Baby Boomer Back To The Future Thanksgiving

Posted on November 24th, 2014 in Collectibles by Terry Hamburg

Boomers who are setting a table for Thanksgiving can look to Terry Kovel and Kim Kovel, antiques and collectible gurus, as inspiration. Their plates, glassware, and serving pieces reflect their different collecting styles (and ages) — and here are their choices:

Terry’s table is traditional. It starts with blue and white porcelain plates in the Floral pattern introduced by Spode in the 1830s. The sterling silver flatware was a wedding gift to a family member just after World War I. The pattern is Trianon. Pieces are marked “I.S. & Co.,” the mark of the International Silver Co., and the patent date, 1921. The water goblet is pressed glass from the 1880s. The silver-plated figural napkin ring, made about 1880, is decorated with Japanese fans.

Terry bought the sterling silver open salt with a cobalt blue glass liner while on her honeymoon. It was made in England in the 1830s. She paired it with a Victorian silver salt spoon and a Georgian-style pepper shaker. Serving pieces include a Victorian silver ladle and a Georgian long-handle stuffing spoon, both with English hallmarks, a hefty Victorian silver cold meat fork, and a silver fruit spoon made in the early 1800s that was engraved and gold washed during the Victorian era. The gravy dish, cover and underplate are cobalt blue porcelain decorated with gold chinoiserie and a bamboo-shaped handle. It was made by the Ott & Brewer Co., which operated Trenton, N.J., from 1871 to 1892. Terry also uses a cut glass relish dish from the American Brilliant Period.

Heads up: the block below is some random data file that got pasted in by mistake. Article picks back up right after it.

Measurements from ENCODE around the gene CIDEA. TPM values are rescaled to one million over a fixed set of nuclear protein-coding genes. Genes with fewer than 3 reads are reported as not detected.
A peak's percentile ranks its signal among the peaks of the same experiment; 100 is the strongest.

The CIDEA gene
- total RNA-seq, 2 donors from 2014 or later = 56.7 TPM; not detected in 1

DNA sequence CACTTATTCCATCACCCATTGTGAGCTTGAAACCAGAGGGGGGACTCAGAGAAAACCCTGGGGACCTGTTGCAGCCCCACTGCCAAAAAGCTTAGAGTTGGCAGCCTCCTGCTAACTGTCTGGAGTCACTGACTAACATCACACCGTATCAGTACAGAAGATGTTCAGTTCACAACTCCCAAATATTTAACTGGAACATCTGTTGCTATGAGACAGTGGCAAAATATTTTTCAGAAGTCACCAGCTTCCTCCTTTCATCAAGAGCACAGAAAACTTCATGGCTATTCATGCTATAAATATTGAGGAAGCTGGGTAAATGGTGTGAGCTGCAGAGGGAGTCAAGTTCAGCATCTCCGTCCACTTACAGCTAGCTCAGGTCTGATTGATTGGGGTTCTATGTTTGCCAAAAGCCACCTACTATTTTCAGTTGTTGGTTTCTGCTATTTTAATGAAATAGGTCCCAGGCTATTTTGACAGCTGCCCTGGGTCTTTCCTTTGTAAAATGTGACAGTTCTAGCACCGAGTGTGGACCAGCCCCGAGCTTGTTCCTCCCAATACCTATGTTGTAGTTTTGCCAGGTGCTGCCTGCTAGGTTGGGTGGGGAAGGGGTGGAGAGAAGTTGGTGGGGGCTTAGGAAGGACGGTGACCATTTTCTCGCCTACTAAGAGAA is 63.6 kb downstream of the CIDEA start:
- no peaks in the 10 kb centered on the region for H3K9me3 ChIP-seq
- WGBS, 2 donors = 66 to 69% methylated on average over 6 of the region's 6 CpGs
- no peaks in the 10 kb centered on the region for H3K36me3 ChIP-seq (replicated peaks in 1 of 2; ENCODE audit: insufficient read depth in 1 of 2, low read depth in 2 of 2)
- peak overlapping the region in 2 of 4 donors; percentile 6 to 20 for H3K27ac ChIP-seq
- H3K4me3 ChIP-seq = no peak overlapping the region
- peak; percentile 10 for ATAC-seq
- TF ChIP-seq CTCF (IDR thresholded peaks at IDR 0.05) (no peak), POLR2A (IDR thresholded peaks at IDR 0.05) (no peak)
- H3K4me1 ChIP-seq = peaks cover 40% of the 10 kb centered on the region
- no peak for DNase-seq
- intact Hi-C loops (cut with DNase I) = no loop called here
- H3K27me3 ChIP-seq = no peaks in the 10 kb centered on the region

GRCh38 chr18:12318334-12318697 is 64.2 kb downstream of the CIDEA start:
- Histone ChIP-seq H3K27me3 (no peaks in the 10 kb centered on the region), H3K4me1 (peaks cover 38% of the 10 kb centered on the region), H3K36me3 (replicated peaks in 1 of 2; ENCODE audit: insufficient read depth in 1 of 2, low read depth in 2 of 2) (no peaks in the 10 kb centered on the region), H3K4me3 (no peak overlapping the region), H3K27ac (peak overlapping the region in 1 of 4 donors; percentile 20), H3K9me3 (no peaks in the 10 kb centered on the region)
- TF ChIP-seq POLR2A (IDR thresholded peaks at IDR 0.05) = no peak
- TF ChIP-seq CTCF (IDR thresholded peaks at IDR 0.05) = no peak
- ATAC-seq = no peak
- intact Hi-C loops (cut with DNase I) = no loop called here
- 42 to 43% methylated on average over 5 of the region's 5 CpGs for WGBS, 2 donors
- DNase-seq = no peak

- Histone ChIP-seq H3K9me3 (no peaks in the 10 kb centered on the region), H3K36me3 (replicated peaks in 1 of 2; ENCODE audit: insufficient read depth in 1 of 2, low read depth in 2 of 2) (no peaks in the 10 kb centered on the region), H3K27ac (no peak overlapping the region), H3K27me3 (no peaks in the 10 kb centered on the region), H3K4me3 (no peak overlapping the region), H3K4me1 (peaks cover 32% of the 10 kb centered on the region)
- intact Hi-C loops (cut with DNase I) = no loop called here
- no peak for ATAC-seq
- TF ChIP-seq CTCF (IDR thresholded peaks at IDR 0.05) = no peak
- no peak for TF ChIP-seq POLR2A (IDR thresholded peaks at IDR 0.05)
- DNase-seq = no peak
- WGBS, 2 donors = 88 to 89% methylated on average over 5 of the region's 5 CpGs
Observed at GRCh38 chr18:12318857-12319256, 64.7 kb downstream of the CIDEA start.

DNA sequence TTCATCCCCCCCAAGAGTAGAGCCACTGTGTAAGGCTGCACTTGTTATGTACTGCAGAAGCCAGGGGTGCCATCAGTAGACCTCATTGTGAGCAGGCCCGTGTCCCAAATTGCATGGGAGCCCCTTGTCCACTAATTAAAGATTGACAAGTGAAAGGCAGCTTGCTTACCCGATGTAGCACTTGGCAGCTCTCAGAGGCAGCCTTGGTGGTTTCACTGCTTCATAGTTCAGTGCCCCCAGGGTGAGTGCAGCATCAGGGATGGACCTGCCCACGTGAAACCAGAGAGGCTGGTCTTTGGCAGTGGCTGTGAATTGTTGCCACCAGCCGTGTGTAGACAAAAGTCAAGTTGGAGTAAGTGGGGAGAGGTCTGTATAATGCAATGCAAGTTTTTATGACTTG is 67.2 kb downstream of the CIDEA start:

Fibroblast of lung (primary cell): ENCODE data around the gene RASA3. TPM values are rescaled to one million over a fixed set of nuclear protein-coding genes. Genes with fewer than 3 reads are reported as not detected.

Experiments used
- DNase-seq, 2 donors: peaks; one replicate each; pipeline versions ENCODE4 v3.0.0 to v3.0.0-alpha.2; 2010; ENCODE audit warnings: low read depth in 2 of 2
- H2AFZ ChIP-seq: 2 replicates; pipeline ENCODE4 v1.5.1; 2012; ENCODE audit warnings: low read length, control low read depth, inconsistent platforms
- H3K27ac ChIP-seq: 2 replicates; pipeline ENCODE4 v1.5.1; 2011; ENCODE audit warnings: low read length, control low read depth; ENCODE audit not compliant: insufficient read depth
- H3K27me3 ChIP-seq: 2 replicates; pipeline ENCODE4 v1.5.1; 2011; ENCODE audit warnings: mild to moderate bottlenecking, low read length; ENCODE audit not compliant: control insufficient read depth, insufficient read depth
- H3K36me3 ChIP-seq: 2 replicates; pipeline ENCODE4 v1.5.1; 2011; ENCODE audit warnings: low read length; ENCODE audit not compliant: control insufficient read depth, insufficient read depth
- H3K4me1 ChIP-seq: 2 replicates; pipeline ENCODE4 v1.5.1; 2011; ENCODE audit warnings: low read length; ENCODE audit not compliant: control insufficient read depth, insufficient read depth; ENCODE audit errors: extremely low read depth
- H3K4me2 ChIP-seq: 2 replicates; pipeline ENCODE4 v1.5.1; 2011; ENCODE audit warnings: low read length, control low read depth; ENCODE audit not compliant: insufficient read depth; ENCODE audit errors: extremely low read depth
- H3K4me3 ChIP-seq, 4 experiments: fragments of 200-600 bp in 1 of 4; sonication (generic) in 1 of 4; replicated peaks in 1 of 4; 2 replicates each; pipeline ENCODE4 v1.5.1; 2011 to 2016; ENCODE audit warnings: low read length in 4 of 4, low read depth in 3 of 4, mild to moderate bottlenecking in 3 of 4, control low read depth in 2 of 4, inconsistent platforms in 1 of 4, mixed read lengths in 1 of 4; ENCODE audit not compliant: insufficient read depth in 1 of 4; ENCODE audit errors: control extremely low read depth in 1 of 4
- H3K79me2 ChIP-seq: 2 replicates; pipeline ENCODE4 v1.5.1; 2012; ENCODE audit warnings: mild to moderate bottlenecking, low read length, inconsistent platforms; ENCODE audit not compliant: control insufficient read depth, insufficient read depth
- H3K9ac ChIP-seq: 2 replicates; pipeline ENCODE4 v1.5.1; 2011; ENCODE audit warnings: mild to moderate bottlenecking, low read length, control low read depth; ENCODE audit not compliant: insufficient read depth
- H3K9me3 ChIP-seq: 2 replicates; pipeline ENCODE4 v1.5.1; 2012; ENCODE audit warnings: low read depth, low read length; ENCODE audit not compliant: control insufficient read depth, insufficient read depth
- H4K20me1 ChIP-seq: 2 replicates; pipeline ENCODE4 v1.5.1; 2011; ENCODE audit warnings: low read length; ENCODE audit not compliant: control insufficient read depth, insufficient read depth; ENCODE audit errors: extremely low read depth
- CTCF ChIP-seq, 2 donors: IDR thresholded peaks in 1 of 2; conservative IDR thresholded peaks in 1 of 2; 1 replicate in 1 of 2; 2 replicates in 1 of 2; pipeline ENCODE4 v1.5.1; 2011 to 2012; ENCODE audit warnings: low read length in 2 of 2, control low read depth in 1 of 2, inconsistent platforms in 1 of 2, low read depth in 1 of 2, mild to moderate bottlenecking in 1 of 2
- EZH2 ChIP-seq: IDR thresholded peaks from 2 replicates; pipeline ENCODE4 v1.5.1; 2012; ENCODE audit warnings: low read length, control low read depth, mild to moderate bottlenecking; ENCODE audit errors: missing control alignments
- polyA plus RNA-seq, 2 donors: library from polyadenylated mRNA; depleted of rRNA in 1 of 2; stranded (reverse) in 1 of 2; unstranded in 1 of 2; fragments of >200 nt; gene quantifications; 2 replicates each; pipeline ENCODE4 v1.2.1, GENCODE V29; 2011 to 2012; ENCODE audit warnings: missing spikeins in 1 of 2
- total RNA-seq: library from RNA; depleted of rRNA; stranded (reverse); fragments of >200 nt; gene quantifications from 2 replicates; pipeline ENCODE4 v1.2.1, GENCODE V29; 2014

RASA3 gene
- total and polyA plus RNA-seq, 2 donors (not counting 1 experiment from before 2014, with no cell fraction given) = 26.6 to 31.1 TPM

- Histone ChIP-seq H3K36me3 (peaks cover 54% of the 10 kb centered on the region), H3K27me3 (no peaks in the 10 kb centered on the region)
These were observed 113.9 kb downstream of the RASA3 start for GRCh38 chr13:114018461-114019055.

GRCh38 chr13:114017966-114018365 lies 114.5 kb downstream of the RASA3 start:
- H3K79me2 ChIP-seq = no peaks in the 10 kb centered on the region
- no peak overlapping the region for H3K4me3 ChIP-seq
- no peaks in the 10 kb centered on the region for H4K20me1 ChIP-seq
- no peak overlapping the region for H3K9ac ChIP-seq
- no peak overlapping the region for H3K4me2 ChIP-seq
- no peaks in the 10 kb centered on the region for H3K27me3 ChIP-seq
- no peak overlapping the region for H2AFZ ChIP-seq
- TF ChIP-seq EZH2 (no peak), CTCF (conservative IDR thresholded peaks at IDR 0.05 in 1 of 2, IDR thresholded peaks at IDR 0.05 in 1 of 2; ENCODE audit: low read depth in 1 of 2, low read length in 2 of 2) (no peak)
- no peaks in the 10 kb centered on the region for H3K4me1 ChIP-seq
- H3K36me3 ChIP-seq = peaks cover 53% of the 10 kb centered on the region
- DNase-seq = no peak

Kim Kovel favors a midcentury tablescape. The dinnerware was designed by Eva Zeisel (1906–2011) for Hall China Co. The organic Tomorrow’s Classic set of shapes is one of Zeisel’s most popular. The plate pattern is Dawn, 1952, and the butter dish and vase are Fantasy, 1952–57. Water goblets are Block Crystal’s Watercolor-Green pattern from 1984. Classic Greek and Roman architecture is reflected in Kim’s stainless steel flatware with handles in the shapes of flattened columns—Doric capitals for spoons, Ionic for knives and Corinthian for forks. They were designed in 1992 by architect Robert Venturi for SwidPowell (a studio founded in 1982 that commissions international architects to design tabletop pieces) and made by Reed & Barton Co. Also reflecting columns are the candlesticks, designed by Ettore Sottsass (1917–2007) for Baccarat. They’re called Bougeoir Nusku from Baccarat’s 2002 Rencontre Collection. The backdrop is a tablecloth woven in the 1950s.

From Kovel’s Komments


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